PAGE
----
Are Exact Strength Medications Exact? Why Standard Strength is Better for Veterinary Patients

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When ordering a patient’s medication, the traditional mindset in veterinary medicine is to be as exact as possible. This results in requests for precise dosages such as 1.22 milligrams or other 0.1 levels. Because patient care is the top priority, it’s common to trust that exact strengths are the best course of treatment.

However, the more closely we look at what it takes to compound an exact strength, the clearer it becomes standard dosages are more beneficial to both patients and veterinary practices. Exact strengths are compounded by a technician in capsules or tablets at traditional 503A pharmacies. This leaves the specification of the drug strength up to the experience of that technician, who isn’t required to run potency testing to ensure specification.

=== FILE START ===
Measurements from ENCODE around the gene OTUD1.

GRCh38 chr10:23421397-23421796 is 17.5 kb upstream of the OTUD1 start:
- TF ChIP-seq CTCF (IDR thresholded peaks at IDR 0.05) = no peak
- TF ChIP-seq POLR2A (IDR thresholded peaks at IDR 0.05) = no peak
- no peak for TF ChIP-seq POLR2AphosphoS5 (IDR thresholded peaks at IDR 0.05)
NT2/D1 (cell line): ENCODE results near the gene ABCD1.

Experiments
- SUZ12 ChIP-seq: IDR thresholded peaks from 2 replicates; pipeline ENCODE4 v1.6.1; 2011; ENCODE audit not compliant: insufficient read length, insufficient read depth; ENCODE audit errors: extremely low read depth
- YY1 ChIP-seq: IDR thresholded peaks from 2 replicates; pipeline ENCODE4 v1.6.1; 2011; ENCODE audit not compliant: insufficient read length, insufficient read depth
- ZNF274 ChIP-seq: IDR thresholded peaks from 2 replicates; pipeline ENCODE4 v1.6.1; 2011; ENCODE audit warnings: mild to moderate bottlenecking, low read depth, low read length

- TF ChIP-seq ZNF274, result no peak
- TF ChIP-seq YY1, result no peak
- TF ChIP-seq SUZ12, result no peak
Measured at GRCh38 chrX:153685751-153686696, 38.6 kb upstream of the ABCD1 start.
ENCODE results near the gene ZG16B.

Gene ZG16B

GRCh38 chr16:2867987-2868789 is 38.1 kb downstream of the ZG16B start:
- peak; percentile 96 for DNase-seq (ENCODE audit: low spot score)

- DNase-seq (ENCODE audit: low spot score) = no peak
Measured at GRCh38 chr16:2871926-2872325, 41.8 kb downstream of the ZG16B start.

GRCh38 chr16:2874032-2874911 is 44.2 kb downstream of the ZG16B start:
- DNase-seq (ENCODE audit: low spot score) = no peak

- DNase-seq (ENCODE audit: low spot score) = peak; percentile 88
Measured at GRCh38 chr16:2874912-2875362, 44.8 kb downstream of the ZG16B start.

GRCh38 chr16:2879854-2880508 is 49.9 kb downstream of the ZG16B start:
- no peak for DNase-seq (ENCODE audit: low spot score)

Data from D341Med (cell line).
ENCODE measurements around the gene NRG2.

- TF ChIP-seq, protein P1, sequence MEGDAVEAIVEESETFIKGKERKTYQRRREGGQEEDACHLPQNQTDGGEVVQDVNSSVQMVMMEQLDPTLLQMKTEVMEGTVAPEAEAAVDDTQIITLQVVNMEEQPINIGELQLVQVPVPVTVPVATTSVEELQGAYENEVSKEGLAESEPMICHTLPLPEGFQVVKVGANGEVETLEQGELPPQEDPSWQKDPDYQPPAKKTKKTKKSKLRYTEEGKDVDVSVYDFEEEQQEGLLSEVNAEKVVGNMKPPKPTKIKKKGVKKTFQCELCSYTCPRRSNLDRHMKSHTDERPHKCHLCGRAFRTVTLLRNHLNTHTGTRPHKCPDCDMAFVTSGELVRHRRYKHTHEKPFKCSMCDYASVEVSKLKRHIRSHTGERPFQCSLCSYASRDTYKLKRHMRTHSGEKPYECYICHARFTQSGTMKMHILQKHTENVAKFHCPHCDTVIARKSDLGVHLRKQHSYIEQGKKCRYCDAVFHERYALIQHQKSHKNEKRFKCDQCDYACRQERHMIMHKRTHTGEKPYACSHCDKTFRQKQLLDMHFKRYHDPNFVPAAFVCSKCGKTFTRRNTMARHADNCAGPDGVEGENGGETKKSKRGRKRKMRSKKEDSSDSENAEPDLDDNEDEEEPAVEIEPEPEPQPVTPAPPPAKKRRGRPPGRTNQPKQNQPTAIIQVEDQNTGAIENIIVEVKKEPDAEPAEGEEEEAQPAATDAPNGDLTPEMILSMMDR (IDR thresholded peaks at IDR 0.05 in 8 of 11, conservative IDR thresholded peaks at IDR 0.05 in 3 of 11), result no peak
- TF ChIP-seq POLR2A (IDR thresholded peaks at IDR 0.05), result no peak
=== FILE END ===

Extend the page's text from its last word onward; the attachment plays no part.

Luckily, there is another option. 503B outsourcing facilities follow cGMP processes to manufacture drugs in standard dosages and bulk quantities for office use. These FDA-regulated manufacturing processes require 503B manufactured drugs to go through extensive potency testing to ensure the drug is within +/- 10% of the strength on the label. The potency deviation from a manufactured drug is often significantly less than patient-specific formulations being hand-made by a technician.

Renee Alsarraf, DVM, DACVIM has made 503B standard strengths her standard of care for patients, seeing benefits to their treatment and her practices. She shares her insights on why veterinary medicine needs to break the myth that exact strengths are what patients need.